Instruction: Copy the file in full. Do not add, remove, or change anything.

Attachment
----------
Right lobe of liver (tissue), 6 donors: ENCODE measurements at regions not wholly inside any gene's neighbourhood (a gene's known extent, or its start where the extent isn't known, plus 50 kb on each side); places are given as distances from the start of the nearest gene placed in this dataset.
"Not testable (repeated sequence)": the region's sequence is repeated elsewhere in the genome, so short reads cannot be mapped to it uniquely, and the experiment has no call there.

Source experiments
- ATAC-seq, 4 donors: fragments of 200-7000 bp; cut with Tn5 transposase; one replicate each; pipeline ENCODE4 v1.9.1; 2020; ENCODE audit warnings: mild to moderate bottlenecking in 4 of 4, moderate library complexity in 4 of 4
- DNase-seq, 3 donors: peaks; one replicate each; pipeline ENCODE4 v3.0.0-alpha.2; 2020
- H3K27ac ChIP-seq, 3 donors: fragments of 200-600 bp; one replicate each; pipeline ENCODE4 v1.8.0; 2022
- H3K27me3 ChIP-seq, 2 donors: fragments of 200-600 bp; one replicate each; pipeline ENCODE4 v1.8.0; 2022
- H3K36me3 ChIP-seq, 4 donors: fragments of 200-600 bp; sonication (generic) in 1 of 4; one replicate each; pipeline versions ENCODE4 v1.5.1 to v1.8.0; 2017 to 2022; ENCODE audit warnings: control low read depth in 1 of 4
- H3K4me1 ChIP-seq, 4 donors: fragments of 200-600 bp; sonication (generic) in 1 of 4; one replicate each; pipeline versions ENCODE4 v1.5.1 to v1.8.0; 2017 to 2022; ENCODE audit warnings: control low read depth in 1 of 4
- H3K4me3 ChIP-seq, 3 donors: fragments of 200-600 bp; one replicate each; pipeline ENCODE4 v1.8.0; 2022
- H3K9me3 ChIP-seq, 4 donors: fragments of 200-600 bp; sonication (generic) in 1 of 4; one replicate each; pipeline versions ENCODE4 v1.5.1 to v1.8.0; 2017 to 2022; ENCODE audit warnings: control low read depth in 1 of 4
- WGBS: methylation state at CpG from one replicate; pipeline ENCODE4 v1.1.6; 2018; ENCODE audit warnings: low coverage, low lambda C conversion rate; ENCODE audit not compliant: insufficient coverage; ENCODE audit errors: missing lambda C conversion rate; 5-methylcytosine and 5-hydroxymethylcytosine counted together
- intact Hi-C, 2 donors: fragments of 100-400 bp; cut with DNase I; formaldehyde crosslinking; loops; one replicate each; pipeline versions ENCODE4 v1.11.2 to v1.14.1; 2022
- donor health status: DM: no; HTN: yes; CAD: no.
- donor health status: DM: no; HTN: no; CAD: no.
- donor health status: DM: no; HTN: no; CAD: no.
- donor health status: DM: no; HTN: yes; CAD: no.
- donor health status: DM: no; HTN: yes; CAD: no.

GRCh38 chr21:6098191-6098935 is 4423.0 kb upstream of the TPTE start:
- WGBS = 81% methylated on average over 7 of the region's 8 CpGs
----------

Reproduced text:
Right lobe of liver (tissue), 6 donors: ENCODE measurements at regions not wholly inside any gene's neighbourhood (a gene's known extent, or its start where the extent isn't known, plus 50 kb on each side); places are given as distances from the start of the nearest gene placed in this dataset.
"Not testable (repeated sequence)": the region's sequence is repeated elsewhere in the genome, so short reads cannot be mapped to it uniquely, and the experiment has no call there.

Source experiments
- ATAC-seq, 4 donors: fragments of 200-7000 bp; cut with Tn5 transposase; one replicate each; pipeline ENCODE4 v1.9.1; 2020; ENCODE audit warnings: mild to moderate bottlenecking in 4 of 4, moderate library complexity in 4 of 4
- DNase-seq, 3 donors: peaks; one replicate each; pipeline ENCODE4 v3.0.0-alpha.2; 2020
- H3K27ac ChIP-seq, 3 donors: fragments of 200-600 bp; one replicate each; pipeline ENCODE4 v1.8.0; 2022
- H3K27me3 ChIP-seq, 2 donors: fragments of 200-600 bp; one replicate each; pipeline ENCODE4 v1.8.0; 2022
- H3K36me3 ChIP-seq, 4 donors: fragments of 200-600 bp; sonication (generic) in 1 of 4; one replicate each; pipeline versions ENCODE4 v1.5.1 to v1.8.0; 2017 to 2022; ENCODE audit warnings: control low read depth in 1 of 4
- H3K4me1 ChIP-seq, 4 donors: fragments of 200-600 bp; sonication (generic) in 1 of 4; one replicate each; pipeline versions ENCODE4 v1.5.1 to v1.8.0; 2017 to 2022; ENCODE audit warnings: control low read depth in 1 of 4
- H3K4me3 ChIP-seq, 3 donors: fragments of 200-600 bp; one replicate each; pipeline ENCODE4 v1.8.0; 2022
- H3K9me3 ChIP-seq, 4 donors: fragments of 200-600 bp; sonication (generic) in 1 of 4; one replicate each; pipeline versions ENCODE4 v1.5.1 to v1.8.0; 2017 to 2022; ENCODE audit warnings: control low read depth in 1 of 4
- WGBS: methylation state at CpG from one replicate; pipeline ENCODE4 v1.1.6; 2018; ENCODE audit warnings: low coverage, low lambda C conversion rate; ENCODE audit not compliant: insufficient coverage; ENCODE audit errors: missing lambda C conversion rate; 5-methylcytosine and 5-hydroxymethylcytosine counted together
- intact Hi-C, 2 donors: fragments of 100-400 bp; cut with DNase I; formaldehyde crosslinking; loops; one replicate each; pipeline versions ENCODE4 v1.11.2 to v1.14.1; 2022
- donor health status: DM: no; HTN: yes; CAD: no.
- donor health status: DM: no; HTN: no; CAD: no.
- donor health status: DM: no; HTN: no; CAD: no.
- donor health status: DM: no; HTN: yes; CAD: no.
- donor health status: DM: no; HTN: yes; CAD: no.

GRCh38 chr21:6098191-6098935 is 4423.0 kb upstream of the TPTE start:
- WGBS = 81% methylated on average over 7 of the region's 8 CpGs